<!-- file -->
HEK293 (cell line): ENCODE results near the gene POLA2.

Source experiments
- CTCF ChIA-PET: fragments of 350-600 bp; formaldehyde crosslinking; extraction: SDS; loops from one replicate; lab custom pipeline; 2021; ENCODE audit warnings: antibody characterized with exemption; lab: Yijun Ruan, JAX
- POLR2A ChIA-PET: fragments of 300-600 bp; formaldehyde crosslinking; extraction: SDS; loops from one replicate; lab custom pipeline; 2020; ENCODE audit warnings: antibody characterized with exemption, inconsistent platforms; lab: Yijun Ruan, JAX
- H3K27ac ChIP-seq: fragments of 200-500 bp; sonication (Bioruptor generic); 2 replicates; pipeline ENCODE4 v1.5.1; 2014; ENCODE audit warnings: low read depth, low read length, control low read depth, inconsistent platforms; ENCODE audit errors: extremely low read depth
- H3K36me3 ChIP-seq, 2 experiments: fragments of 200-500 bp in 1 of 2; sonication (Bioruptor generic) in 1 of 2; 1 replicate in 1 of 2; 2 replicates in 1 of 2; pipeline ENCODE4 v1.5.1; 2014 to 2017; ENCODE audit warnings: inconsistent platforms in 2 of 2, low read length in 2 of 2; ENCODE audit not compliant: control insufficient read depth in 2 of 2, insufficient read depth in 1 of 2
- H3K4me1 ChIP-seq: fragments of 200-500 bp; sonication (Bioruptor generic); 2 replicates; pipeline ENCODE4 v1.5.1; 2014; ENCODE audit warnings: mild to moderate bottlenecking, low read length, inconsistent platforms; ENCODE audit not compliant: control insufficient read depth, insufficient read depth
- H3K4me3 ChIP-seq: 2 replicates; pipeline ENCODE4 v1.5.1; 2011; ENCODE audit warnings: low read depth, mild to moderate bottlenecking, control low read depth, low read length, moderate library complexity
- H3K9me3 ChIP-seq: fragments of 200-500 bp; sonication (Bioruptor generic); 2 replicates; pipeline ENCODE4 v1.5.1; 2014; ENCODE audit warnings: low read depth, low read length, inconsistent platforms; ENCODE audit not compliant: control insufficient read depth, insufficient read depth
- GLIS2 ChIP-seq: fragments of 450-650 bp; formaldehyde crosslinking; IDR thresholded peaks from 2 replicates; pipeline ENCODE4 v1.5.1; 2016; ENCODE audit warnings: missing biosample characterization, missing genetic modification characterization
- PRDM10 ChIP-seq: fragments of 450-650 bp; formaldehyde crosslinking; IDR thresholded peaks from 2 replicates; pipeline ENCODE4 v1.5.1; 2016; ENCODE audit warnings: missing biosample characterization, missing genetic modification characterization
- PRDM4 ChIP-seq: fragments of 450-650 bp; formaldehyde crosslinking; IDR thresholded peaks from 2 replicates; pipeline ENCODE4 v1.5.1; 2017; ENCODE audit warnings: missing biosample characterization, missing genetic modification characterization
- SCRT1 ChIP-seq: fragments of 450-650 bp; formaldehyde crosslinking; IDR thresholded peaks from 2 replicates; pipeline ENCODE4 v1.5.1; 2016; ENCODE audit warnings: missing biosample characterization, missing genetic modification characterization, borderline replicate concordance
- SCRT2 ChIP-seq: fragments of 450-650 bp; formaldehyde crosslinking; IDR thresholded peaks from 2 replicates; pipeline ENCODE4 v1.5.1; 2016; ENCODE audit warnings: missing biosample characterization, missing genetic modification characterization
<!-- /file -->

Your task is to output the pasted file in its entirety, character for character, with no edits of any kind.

HEK293 (cell line): ENCODE results near the gene POLA2.

Source experiments
- CTCF ChIA-PET: fragments of 350-600 bp; formaldehyde crosslinking; extraction: SDS; loops from one replicate; lab custom pipeline; 2021; ENCODE audit warnings: antibody characterized with exemption; lab: Yijun Ruan, JAX
- POLR2A ChIA-PET: fragments of 300-600 bp; formaldehyde crosslinking; extraction: SDS; loops from one replicate; lab custom pipeline; 2020; ENCODE audit warnings: antibody characterized with exemption, inconsistent platforms; lab: Yijun Ruan, JAX
- H3K27ac ChIP-seq: fragments of 200-500 bp; sonication (Bioruptor generic); 2 replicates; pipeline ENCODE4 v1.5.1; 2014; ENCODE audit warnings: low read depth, low read length, control low read depth, inconsistent platforms; ENCODE audit errors: extremely low read depth
- H3K36me3 ChIP-seq, 2 experiments: fragments of 200-500 bp in 1 of 2; sonication (Bioruptor generic) in 1 of 2; 1 replicate in 1 of 2; 2 replicates in 1 of 2; pipeline ENCODE4 v1.5.1; 2014 to 2017; ENCODE audit warnings: inconsistent platforms in 2 of 2, low read length in 2 of 2; ENCODE audit not compliant: control insufficient read depth in 2 of 2, insufficient read depth in 1 of 2
- H3K4me1 ChIP-seq: fragments of 200-500 bp; sonication (Bioruptor generic); 2 replicates; pipeline ENCODE4 v1.5.1; 2014; ENCODE audit warnings: mild to moderate bottlenecking, low read length, inconsistent platforms; ENCODE audit not compliant: control insufficient read depth, insufficient read depth
- H3K4me3 ChIP-seq: 2 replicates; pipeline ENCODE4 v1.5.1; 2011; ENCODE audit warnings: low read depth, mild to moderate bottlenecking, control low read depth, low read length, moderate library complexity
- H3K9me3 ChIP-seq: fragments of 200-500 bp; sonication (Bioruptor generic); 2 replicates; pipeline ENCODE4 v1.5.1; 2014; ENCODE audit warnings: low read depth, low read length, inconsistent platforms; ENCODE audit not compliant: control insufficient read depth, insufficient read depth
- GLIS2 ChIP-seq: fragments of 450-650 bp; formaldehyde crosslinking; IDR thresholded peaks from 2 replicates; pipeline ENCODE4 v1.5.1; 2016; ENCODE audit warnings: missing biosample characterization, missing genetic modification characterization
- PRDM10 ChIP-seq: fragments of 450-650 bp; formaldehyde crosslinking; IDR thresholded peaks from 2 replicates; pipeline ENCODE4 v1.5.1; 2016; ENCODE audit warnings: missing biosample characterization, missing genetic modification characterization
- PRDM4 ChIP-seq: fragments of 450-650 bp; formaldehyde crosslinking; IDR thresholded peaks from 2 replicates; pipeline ENCODE4 v1.5.1; 2017; ENCODE audit warnings: missing biosample characterization, missing genetic modification characterization
- SCRT1 ChIP-seq: fragments of 450-650 bp; formaldehyde crosslinking; IDR thresholded peaks from 2 replicates; pipeline ENCODE4 v1.5.1; 2016; ENCODE audit warnings: missing biosample characterization, missing genetic modification characterization, borderline replicate concordance
- SCRT2 ChIP-seq: fragments of 450-650 bp; formaldehyde crosslinking; IDR thresholded peaks from 2 replicates; pipeline ENCODE4 v1.5.1; 2016; ENCODE audit warnings: missing biosample characterization, missing genetic modification characterization